Tuesday, June 14, 2005

Who's really crazy?

The Science & Theology website reports on a New York Times article and government sponsored survey about mental health. It's an interesting article. They report that data from the survey suggests that more than half of all American's will suffer from some form of mental illness during their lifetime.

It got me thinking about my own experiences with the mentally ill. When I was younger, and still an undergrad student, I worked as a CNA at a long-term care facility that housed both elderly and psychiatric patients. I saw some really weird things go on there. Some of it was terrifying, and mostly because of the practices of the nursing staff and doctors, not the patients.

What I would see happen is that whenever a patient had difficulty with the practices of the facility, and 'acted out' because of it, the nursing staff would call the doctor, get a prescription for some drug (generally an anti-psychotic) and immediately, and forcibly, begin administering it to these patients. What seemed to me as a minor rebellion on the part of the patient (hey, these guys just wanted to be treated like adults) was interpreted by the nursing staff as psychotic behavior. In two specific cases the patients were mentally retarded, having the intellectual and emotional level of 3-year-old children, and yet when they presented behavioral problems (i.e. throwing a tantrum), off to the medicine cabinet the nurses went.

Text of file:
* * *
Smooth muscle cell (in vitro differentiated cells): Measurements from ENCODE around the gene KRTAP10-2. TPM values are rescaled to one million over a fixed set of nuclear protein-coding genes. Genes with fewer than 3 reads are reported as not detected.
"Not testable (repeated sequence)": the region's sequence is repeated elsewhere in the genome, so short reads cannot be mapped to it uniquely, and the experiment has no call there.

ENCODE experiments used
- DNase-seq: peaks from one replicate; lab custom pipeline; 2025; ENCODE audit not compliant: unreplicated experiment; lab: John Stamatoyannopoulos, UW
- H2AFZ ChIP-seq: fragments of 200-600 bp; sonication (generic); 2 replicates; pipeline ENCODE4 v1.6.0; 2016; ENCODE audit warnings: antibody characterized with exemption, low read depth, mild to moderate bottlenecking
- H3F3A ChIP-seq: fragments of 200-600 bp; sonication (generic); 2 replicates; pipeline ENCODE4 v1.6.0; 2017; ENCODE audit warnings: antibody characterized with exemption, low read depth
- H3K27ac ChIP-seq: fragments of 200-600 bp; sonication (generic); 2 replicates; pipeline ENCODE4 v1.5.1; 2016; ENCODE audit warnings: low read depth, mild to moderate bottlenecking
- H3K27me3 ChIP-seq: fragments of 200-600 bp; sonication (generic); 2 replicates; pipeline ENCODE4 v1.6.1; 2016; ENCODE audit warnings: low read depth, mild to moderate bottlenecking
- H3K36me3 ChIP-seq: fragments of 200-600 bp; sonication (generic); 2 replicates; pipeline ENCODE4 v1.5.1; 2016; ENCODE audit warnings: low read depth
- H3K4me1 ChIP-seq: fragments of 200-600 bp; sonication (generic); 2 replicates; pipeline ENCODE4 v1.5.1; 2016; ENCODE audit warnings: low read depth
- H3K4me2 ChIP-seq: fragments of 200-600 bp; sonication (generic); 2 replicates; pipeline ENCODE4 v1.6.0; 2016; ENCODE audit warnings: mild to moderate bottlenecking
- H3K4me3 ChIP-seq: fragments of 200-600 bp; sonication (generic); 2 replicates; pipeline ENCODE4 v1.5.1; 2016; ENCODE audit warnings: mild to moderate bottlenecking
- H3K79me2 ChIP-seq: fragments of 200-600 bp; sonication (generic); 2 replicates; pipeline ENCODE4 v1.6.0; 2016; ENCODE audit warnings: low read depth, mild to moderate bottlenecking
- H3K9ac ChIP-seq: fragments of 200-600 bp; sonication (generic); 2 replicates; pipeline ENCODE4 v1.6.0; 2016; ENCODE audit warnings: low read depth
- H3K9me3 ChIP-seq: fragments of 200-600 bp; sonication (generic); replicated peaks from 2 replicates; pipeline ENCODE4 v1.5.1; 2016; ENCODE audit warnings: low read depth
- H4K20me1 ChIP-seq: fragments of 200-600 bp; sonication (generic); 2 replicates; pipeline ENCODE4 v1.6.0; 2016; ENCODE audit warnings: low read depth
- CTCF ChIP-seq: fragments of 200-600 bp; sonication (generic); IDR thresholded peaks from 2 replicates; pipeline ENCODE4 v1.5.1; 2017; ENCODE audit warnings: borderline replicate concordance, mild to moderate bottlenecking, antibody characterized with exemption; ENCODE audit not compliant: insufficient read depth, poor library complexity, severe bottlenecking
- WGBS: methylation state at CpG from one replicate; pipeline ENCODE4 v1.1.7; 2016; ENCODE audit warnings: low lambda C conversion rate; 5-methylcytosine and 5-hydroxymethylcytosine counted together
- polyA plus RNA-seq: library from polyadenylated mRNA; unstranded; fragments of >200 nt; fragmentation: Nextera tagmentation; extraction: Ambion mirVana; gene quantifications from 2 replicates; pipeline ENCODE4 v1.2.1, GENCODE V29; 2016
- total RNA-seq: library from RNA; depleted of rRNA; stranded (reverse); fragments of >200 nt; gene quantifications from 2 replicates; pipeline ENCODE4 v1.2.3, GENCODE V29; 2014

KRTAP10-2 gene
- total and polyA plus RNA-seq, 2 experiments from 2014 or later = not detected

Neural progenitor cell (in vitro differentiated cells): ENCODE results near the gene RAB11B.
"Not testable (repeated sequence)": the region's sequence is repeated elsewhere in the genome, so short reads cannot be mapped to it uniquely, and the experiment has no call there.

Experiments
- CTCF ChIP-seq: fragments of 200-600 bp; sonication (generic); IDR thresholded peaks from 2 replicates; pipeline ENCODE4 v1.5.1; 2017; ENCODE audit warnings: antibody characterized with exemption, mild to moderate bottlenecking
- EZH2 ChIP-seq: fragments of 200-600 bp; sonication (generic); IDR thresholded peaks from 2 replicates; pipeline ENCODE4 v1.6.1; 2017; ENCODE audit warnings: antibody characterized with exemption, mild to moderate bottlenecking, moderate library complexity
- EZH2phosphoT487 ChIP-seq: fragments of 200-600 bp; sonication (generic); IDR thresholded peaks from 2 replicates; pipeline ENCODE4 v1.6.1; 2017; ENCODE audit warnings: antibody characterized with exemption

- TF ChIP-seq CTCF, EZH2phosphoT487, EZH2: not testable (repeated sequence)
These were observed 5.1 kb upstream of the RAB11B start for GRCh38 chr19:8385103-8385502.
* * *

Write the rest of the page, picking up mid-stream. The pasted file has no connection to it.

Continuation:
To me, this was the truly insane behavior. A patient acts out because of perceived ill treatment, and the nurses sedate them. Not only do they sedate them, they get the doctors to sign off on the idea that this patient needs anti-psychotics such as haloperidol (Haldol). I'm not kidding here! An older woman, with the mental ability of a 3 year old, was given Haldol just to stop her from throwing a tantrum. Haldol has some nasty side effects, by the way. It screws up your peripheral nervous system. I've seen it put this patient (and others) into wheel chairs for the rest of their lives. And yet this stuff was handed out like candy.

I knew when governmental authorities were due for various inspections, too. Two or three of the nursing staff would show up on the graveyard shift and start rewriting the patient's medical records. How they knew the inspectors were coming is anybody's guess.

Is this really what mental health treatment is all about? I don't think so. I can only hope that my experience is the exception, and not the rule, for such places.

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